Cleveland Clinic Lou Ruvo Center for Brain Health in the US is now recruiting participants for a new, relapsing remitting multiple sclerosis (RRMS) treatment trial, DELIVER-MS. Cleveland Clinic will partner with the University of Nottingham in the UK for this trial. The UK arm has not yet started recruitment.
The purpose of the global, multi-centre study, led by Cleveland Clinic, is to compare the benefits and risks of two common treatment approaches for multiple sclerosis (MS) to determine which the better course is. The first option uses a highly-effective treatment early in the disease state whereas the second is a more standard escalation approach, which uses moderately effective medications and escalates as needed. This is the first time the two approaches have been compared in a head-to-head trial.
"Patients and their doctors are faced with the dilemma of adopting one of two treatment approaches when managing RRMS. Both options have their share of risks and benefits, and we're hoping that our research findings will illuminate the most beneficial choice for patients moving forward," said Carrie Hersh, Staff Neurologist at Lou Ruvo Center for Brain Health and site-principal investigator and study steering committee member. "Cleveland Clinic remains dedicated to putting our patients first and the results of the DELIVER-MS trial will be a valuable resource in helping us better understand how to give the best care possible."
The three-year study will enrol 800 participants who will be divided into two sub-groups: randomised clinical trial and observation. Participants in the randomised clinical trial will be categorised to either the early highly-effective treatment approach or the standard escalation approach.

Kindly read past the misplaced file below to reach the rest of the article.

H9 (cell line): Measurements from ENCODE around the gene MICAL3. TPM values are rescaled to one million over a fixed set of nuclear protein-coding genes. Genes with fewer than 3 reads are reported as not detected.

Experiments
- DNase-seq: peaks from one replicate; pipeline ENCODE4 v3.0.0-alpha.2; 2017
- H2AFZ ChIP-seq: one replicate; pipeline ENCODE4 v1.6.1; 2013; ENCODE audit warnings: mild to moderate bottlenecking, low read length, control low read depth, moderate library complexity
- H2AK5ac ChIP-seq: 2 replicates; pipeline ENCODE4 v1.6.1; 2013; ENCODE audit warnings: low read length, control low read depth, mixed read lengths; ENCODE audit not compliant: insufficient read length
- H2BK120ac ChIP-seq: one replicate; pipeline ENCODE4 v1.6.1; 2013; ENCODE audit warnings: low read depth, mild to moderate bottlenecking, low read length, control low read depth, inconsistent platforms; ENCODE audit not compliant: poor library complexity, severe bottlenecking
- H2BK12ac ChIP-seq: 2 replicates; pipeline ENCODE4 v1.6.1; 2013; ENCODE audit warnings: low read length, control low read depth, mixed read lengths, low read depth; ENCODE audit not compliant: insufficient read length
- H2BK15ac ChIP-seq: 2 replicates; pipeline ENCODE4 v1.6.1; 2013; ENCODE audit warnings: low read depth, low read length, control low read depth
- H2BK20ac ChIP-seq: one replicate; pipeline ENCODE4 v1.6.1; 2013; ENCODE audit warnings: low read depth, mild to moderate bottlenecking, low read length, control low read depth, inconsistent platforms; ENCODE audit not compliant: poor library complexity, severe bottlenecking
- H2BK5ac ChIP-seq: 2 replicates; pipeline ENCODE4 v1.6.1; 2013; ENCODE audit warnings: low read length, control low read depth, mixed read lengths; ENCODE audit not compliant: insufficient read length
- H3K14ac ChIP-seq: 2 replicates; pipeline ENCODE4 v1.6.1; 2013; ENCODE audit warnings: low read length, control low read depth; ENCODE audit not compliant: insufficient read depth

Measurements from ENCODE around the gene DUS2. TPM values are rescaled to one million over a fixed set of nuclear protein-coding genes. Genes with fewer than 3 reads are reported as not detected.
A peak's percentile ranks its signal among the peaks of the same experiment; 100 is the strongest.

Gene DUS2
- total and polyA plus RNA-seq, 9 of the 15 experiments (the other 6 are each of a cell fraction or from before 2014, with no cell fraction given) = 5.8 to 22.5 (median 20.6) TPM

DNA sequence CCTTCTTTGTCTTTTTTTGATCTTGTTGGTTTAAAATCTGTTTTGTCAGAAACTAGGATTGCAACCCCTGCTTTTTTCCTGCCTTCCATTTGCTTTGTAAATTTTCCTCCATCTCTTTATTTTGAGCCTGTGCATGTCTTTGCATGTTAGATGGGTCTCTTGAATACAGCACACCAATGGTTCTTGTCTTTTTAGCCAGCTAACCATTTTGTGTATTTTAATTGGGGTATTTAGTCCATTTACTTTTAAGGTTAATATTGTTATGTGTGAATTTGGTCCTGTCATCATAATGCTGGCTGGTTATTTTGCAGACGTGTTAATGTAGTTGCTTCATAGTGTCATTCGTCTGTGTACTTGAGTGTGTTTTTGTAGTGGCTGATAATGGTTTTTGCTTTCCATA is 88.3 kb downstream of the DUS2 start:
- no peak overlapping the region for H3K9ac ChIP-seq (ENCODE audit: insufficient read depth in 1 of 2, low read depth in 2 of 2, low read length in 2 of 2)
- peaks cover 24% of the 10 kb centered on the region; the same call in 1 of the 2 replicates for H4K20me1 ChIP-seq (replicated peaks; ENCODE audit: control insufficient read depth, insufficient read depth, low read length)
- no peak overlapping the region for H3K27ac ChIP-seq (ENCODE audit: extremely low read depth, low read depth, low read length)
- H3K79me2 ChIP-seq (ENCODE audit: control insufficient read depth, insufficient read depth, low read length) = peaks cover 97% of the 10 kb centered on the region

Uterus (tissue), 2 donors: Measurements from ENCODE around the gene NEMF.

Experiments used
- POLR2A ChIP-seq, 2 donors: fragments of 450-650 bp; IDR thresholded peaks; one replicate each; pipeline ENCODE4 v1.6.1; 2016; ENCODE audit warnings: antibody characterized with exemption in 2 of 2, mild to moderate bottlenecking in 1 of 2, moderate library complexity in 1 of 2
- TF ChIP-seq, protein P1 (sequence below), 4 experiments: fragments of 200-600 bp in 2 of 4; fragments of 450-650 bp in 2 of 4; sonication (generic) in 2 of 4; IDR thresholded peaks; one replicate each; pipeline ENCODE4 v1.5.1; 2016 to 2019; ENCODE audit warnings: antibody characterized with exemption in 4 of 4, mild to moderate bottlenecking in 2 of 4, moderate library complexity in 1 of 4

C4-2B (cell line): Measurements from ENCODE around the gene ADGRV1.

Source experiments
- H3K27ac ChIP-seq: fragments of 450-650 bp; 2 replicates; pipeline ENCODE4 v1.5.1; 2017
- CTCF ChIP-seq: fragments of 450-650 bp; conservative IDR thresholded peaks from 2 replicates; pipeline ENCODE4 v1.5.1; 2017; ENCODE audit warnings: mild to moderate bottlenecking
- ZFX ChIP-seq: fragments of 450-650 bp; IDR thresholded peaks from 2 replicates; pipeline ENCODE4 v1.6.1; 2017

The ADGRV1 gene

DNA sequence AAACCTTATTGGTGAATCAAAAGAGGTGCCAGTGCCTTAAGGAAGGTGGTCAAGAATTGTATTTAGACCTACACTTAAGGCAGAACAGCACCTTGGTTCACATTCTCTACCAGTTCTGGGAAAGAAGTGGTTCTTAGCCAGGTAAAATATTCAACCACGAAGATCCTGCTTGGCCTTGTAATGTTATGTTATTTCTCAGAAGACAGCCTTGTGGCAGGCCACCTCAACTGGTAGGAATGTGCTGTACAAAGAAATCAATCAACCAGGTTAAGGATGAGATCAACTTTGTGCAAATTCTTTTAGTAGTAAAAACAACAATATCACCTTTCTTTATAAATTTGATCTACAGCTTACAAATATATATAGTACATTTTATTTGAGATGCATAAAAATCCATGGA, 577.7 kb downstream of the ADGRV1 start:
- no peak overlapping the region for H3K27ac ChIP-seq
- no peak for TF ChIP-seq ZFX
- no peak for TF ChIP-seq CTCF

"DELIVER-MS will help shape the treatment philosophy of RRMS," said Dr Daniel Ontaneda, Clinical Director of the brain donation program at Cleveland Clinic's Mellen Center for Treatment and Research in MS, who serves as the principal investigator for DELIVER-MS. "The results will be applicable to a wide range of patients looking to start currently available and future therapies. The long-term study results at ten years will further help neurologists and people with MS make informed decisions on initial treatments."
Men and women ages 18 to 60 who have been diagnosed with RRMS, are early in their disease course, and have not yet started a disease modifying therapy will be eligible to participate. Additionally, interested participants must be able to show evidence of new MRI lesions or have had relapses over the past 12 months, be able to walk independently or with assistance, and be eligible and willing to follow-up at Lou Ruvo Center for Brain Health during the course of the study.
For more information about DELIVER-MS, visit https://clinicaltrials.gov/ct2/show/NCT03535298. An update will follow when the University of Nottingham begins its recruitment in the UK.
Source: MS-UK 15/03/19